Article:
HC Deb 13 March 1899 vol 68 cc642-59

Considered in Committee.

[Mr. A. O'CONNOR (Donegal, E.) in the Chair.]

(In the Committee.)

Motion made, and Question proposed— That 110,640 men and boys be employed for the Sea and Coast Guard Services for the year ending on the 31st day of March 1900, including 18,505 Royal Marines.

Motion made, and Question proposed— That 106,640 men and boys be employed for the said Service."—(Mr. Labouhere.)

MR. LABOUCHERE (Northampton)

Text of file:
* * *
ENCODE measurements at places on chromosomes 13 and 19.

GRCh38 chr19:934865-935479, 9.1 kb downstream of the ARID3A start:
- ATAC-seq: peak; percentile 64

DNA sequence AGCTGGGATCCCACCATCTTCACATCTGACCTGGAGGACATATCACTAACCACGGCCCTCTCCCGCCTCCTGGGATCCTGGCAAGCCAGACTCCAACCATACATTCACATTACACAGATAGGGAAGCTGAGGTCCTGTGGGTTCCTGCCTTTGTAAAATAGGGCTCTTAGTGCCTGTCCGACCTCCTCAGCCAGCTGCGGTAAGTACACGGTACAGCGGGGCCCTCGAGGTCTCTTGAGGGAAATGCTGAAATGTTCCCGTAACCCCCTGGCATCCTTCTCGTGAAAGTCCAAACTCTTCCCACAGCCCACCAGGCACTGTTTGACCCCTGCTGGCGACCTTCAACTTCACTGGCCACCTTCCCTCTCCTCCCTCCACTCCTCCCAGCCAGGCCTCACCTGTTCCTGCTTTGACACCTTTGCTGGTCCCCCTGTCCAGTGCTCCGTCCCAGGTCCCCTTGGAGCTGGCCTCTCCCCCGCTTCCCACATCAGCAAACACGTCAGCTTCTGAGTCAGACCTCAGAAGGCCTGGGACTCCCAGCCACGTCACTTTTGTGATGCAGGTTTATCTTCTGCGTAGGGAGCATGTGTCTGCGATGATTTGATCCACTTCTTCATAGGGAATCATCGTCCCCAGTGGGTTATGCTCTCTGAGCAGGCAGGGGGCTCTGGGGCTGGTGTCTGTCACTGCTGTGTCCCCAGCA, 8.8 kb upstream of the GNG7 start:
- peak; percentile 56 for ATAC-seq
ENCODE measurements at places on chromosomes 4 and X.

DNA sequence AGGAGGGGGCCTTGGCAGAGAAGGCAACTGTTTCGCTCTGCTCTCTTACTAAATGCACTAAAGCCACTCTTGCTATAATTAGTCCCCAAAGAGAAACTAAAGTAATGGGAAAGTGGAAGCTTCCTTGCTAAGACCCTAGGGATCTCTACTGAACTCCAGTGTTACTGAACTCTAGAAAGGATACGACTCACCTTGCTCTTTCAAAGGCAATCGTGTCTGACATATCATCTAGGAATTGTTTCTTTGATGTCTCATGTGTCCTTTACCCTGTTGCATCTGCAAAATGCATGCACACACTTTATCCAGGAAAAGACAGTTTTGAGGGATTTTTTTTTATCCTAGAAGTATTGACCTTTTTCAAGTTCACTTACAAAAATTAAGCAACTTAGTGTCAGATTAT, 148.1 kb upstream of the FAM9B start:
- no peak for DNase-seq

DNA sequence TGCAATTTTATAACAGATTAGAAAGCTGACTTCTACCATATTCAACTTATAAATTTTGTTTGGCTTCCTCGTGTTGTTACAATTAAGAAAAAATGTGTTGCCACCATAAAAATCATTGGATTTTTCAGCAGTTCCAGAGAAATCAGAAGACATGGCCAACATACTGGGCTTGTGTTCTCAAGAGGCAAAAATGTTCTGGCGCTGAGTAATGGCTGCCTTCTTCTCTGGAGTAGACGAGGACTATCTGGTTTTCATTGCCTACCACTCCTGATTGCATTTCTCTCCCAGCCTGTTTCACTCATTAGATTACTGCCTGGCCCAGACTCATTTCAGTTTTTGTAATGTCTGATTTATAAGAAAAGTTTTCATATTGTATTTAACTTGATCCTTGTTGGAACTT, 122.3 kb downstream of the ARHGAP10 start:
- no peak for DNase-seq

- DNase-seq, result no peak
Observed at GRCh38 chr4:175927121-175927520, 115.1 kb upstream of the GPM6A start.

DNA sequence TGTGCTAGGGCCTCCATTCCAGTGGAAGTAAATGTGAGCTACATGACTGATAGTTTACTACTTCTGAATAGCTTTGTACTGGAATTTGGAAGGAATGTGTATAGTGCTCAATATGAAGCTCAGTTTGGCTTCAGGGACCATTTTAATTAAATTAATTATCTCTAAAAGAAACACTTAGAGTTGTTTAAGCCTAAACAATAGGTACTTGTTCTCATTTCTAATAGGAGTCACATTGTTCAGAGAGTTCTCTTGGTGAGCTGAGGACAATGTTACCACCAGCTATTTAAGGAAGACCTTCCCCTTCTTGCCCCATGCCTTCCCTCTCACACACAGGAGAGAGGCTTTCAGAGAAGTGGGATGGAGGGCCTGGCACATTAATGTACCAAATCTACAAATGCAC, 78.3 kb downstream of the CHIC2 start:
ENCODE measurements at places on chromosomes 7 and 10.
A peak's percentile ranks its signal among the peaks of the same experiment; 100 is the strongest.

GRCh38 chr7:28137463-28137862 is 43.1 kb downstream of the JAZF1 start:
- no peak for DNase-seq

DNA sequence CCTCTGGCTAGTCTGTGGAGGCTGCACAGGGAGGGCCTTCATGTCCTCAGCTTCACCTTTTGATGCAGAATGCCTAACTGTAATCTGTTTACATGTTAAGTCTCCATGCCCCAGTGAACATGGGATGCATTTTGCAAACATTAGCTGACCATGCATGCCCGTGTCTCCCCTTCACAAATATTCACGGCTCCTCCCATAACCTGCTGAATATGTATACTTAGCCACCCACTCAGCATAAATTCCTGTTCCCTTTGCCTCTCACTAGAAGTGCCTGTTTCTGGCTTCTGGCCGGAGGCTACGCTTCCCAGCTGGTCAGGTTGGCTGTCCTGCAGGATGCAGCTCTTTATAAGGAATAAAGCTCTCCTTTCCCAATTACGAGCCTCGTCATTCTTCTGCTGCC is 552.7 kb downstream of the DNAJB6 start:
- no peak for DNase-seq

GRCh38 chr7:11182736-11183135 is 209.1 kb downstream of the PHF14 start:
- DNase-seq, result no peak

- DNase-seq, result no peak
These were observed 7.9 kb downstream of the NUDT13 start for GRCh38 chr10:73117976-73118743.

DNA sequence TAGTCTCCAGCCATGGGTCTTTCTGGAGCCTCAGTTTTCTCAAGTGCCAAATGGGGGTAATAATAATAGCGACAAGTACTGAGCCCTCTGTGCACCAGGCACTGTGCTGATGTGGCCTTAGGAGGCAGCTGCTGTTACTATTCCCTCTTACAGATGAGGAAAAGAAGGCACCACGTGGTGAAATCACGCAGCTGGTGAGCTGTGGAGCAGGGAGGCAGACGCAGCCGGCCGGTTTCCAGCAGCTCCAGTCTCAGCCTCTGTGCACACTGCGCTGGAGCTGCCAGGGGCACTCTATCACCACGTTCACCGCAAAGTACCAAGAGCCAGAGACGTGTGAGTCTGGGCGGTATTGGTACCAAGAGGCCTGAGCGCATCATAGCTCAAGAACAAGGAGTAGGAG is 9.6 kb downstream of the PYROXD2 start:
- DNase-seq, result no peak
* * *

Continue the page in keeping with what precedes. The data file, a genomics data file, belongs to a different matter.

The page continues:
Mr. O'Connor, I regret that the First Lord of the Admiralty is not here. I regret it on the general ground that I understand he is not well, and on the particular ground that I have a great belief in the right honourable Gentleman as a financier, and I think I should be able to convert him, were he here, into a doctrine of very different expenditure in regard to the Navy. Now, Sir, in 1850 Lord Palmerston was Prime Minister. At that time a Resolution was brought in the House and passed to the following effect— That he has maintained the honour and dignity of the country in times of unexampled difficulty. Lord Russell spoke in that Debate, which was the Pacific Debate, and he said that Lord Palmerston was not a Minister of Austria, or France, or Russia, but that he was Minister of England. And the only reason Sir R. Peel said that he would not vote in favour of the Resolution was that he considered it would be some slur, if he did so, on Lord Aberdeen, who had been Sir Robert Peel's Foreign Secretary, and, therefore, he declined to vote for it. I mention this in order to show that Lord Palmerston was what would be called at the present time an exceedingly strong Jingo. What was the amount of our expenditure upon armaments in the year 1850? The Army cost £8,600,000; the Navy, £6,900,000; the total was £15,500,000. Sir, at that time the Navy had calls upon it precisely as large as at the present time. We considered that we were defended against all probable- ties of invasion, that we were safe in regard to our carrying trade, that we could maintain our communications with our Colonies and India—and, moreover, a very large amount of this £6,000,000 was spent upon the Slave Squadron, which the abolition of slavery at present on the high sea has rendered unnecessary. By 1884 the Navy had run up to £10,000,000. In the years before 1884 the average cost of the Navy was from £8,000,000 to £9,000,000 and £10,000,000. In 1884 there was a naval craze, for these naval crazes are recurring crazes, and in 1887 the cost of the Navy had gone up from this £9,000,000 or £10,000,000 to £13,200,000. Well, Sir, the present First Lord of the Admiralty was then in the Ministry, and he expressed his views upon the matter. He said— I have reason to hope"— this was in 1887, after the rise from £10,000,000 to £13,000,000 in three years— I have reason to hope that the time is not far distant when the Naval Estimates will not require to be swollen by exceptional items such as those which have fallen so heavily upon the taxpayers during the last two or three years. Sir, this anticipation has not been verified. At that time there were alarmists, just as there are at the present time, and from 1887 to 1894 the Navy averaged £15,000,000 sterling. Since 1894 it has gone up by leaps and bounds, and we are now spending—taking the Estimates for the coming year, and including the naval works which we arc called upon to provide—£28,000,000 upon the Navy, an increase over 1895— I am only taking so late as 1895—of £7,500,000, and an increase upon the past year, when we complained that we thought the Naval Estimates were unduly swollen, of £2,816,000. Taking the Supplementary Estimates which, no doubt, will be proposed, I do not question that the Navy next year will cost us £29,000,000. Sir, the right honourable Gentleman the First Lord of the Admiralty did not, as he did in 1887, express the hope or the belief that the cost of the Navy would go down. On the contrary, he hinted—and I think he was perfectly right, in the present policy that he has adopted—that the cost of the Navy would go up. Now, Sir, what is the main plea upon which this portentous and enormous increase is justified? The right honourable Gentleman now the Secretary for India, when he was First Lord of the Admiralty, said that we must be on an equality with any two Powers. We have gone very far beyond that at the present time. But we are very often told that one of the reasons why we ought to expend money is because France and Russia are expending money, and at least we ought to be on an equality with France and Russia combined. I wonder if honourable Gentlemen on either of these two Benches have ever taken the trouble to look into the real cost of the navies of France and Russia. In 1884 the cost of the French navy was £7,500,000. At the present time it is £12,000,000. The cost of the Russian navy in 1884 was £3,500,000. The cost at the present time is £7,000,000. That is to say, whilst since 1884 we have increased the expenditure on our Navy by £18,000,000, the united increase of the navies of France and Russia has only been £8,000,000.